Your bones may never be the same after having children : ScienceAlert

The sacrifices a primate mother must make to support her young literally run deep. A new study in macaques has shown that pregnancy can leave a permanent mark on the skeleton.

After the birth of a child, female macaques show significantly lower concentrations of calcium, phosphorus and magnesium in their bones compared to those that have not experienced pregnancy.

Although this particular study didn’t look at humans, the findings help inform how major life events can leave a signature on the skeletal tissues of primates in general.

Although they may look like concrete pillars on which fleshy bodies grow, primate bones are surprisingly dynamic. Bones grow gradually throughout life, annual variations in growth are often influenced by lifestyle factors.

Most of us know that bone density can be lost with age, especially after menopause, but throughout life, disease, diet, climate and pregnancy can leave a permanent record of calcified tissue. that can be “read” in the afterlife.

During human pregnancy, evidence suggests The mother’s body can actually pull calcium from her bones where insufficient amounts of nutrients are eaten, reducing her skeletal mass, makeup and density for a while.

During lactation, the mother’s bones are “absorbed” into her bloodstream to produce enough calcium-rich milk. Lost minerals are easily restored once lactation stops, but even then, there could be a way for scientists to observe the momentary delay.

In forensics and archaeology, detecting whether someone has become pregnant using only their bones is a controversial task. Signs on the pelvis from childbirth have been called unreliable, and today, methods and interpretations for this work vary widely. Maybe it’s time to look deeper into the bones.

“Our research shows that even before the cessation of fertility the skeleton responds dynamically to changes in reproductive status,” says anthropologist Paola Cerrito of New York University.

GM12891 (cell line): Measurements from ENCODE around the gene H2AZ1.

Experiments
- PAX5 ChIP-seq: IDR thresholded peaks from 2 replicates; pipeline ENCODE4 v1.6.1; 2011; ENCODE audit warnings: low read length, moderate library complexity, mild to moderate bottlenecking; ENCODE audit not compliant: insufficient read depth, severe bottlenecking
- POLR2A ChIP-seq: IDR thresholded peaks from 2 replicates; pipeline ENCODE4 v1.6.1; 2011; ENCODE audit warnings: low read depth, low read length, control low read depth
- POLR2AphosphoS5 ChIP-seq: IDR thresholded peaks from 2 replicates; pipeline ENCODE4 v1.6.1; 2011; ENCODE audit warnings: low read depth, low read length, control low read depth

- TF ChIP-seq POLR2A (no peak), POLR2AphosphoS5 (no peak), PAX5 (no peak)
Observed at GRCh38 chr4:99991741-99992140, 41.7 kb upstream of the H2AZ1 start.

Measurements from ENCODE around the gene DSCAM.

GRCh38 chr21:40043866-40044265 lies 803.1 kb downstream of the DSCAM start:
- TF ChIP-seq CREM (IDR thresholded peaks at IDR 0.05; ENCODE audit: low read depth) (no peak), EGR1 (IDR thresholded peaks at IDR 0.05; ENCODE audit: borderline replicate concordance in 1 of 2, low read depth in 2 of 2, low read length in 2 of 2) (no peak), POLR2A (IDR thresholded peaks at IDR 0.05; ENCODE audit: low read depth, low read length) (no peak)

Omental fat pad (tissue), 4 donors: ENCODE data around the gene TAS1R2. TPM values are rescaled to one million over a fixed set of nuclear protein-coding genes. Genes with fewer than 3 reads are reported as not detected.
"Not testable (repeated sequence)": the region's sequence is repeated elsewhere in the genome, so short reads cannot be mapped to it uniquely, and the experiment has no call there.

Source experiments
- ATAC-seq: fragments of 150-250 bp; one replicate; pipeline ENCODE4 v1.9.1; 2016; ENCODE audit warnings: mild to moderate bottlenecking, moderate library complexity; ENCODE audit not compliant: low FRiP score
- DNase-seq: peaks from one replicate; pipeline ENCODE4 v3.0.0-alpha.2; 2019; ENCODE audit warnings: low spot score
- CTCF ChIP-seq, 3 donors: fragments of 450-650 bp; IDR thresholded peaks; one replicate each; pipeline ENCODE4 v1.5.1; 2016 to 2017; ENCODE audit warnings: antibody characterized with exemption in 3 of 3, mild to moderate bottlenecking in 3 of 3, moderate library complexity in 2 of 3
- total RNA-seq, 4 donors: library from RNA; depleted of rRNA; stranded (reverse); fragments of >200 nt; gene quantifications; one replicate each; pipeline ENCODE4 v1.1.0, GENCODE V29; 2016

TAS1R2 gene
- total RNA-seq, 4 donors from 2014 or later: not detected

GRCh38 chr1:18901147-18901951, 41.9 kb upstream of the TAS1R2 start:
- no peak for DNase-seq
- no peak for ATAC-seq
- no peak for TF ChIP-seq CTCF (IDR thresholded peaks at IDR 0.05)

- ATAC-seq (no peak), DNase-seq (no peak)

“Furthermore, these findings confirm the significant impact that childbirth has on a woman’s organism – quite simply, the elements of reproduction are ‘written in the bones’ for life.”

The study is based on only seven naturally deceased rhesus macaques, four of which were female, but even in this limited group, the femur bones showed relevant changes that could only be explained by pregnancy and lactation.

Compared to males and females that had not been born young, the two macaques that had bred in their lifetime showed relatively different bone composition, including lower calcium, phosphorus and magnesium content.

The observed changes in calcium and phosphate density were associated with parturition, while the decrease in magnesium content coincided with lactation.

The authors suspect that their results are a sign of bone resorption during reproduction, but further studies are needed to say for sure.

“Findings about elemental changes associated with reproduction are important as detection of parturition from mineralized tissues remains a highly unexplored area of ​​research with important implications for evolutionary, conservation and archaeological studies,” the authors write.

More research is needed, preferably using representative wild primate populations, to see if the same can be said for other animals.

It is possible, say the authors, “that the signal of reproductive events and weaning we detected could be masked, in wild populations, by physiological responses to changing diet and environment.”

The study was published in PLOS ONE.

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